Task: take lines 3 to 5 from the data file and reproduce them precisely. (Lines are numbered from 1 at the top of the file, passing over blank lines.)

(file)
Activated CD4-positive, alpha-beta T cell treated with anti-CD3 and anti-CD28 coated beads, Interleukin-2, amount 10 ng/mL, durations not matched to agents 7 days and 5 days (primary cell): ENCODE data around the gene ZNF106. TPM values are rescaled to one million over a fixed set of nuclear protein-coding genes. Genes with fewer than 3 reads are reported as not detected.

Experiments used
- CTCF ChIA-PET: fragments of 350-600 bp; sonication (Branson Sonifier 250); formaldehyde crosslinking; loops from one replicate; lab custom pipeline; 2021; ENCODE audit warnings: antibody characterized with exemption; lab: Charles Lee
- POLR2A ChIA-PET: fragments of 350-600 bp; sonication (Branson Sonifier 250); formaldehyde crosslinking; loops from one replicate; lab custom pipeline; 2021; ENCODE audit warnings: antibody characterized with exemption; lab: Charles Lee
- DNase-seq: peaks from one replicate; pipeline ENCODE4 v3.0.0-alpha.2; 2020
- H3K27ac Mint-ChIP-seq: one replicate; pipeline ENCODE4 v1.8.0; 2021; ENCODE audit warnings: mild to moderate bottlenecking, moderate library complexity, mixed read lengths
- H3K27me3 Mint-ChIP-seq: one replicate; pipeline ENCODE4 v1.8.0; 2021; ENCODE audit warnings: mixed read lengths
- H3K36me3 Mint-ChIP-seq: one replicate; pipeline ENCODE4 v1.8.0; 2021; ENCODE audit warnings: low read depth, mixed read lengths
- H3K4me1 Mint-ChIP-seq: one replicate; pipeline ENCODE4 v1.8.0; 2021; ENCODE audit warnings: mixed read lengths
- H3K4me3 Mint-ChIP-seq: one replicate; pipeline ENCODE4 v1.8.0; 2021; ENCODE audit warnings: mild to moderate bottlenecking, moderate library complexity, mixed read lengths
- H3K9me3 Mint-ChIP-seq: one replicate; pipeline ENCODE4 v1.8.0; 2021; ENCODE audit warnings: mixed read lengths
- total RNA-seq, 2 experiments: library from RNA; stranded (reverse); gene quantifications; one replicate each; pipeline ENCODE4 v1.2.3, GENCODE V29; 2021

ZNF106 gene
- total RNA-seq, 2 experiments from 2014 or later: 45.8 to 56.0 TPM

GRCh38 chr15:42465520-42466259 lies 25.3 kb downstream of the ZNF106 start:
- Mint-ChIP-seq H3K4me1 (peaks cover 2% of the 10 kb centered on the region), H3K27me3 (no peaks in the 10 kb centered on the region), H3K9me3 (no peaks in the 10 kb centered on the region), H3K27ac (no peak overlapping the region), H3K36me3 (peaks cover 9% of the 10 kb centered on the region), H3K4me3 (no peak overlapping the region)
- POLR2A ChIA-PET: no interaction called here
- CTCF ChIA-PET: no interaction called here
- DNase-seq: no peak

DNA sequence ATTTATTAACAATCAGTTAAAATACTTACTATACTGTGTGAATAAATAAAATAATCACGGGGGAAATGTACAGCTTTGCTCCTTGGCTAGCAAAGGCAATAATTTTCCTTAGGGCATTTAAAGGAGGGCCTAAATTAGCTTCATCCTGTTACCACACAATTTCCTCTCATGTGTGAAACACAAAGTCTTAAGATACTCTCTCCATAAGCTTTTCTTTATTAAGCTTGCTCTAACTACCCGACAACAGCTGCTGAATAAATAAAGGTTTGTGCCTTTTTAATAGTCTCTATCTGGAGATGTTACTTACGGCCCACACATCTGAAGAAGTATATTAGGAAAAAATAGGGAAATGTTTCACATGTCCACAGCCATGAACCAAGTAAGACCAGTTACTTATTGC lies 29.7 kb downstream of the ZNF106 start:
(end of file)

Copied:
- CTCF ChIA-PET: fragments of 350-600 bp; sonication (Branson Sonifier 250); formaldehyde crosslinking; loops from one replicate; lab custom pipeline; 2021; ENCODE audit warnings: antibody characterized with exemption; lab: Charles Lee
- POLR2A ChIA-PET: fragments of 350-600 bp; sonication (Branson Sonifier 250); formaldehyde crosslinking; loops from one replicate; lab custom pipeline; 2021; ENCODE audit warnings: antibody characterized with exemption; lab: Charles Lee
- DNase-seq: peaks from one replicate; pipeline ENCODE4 v3.0.0-alpha.2; 2020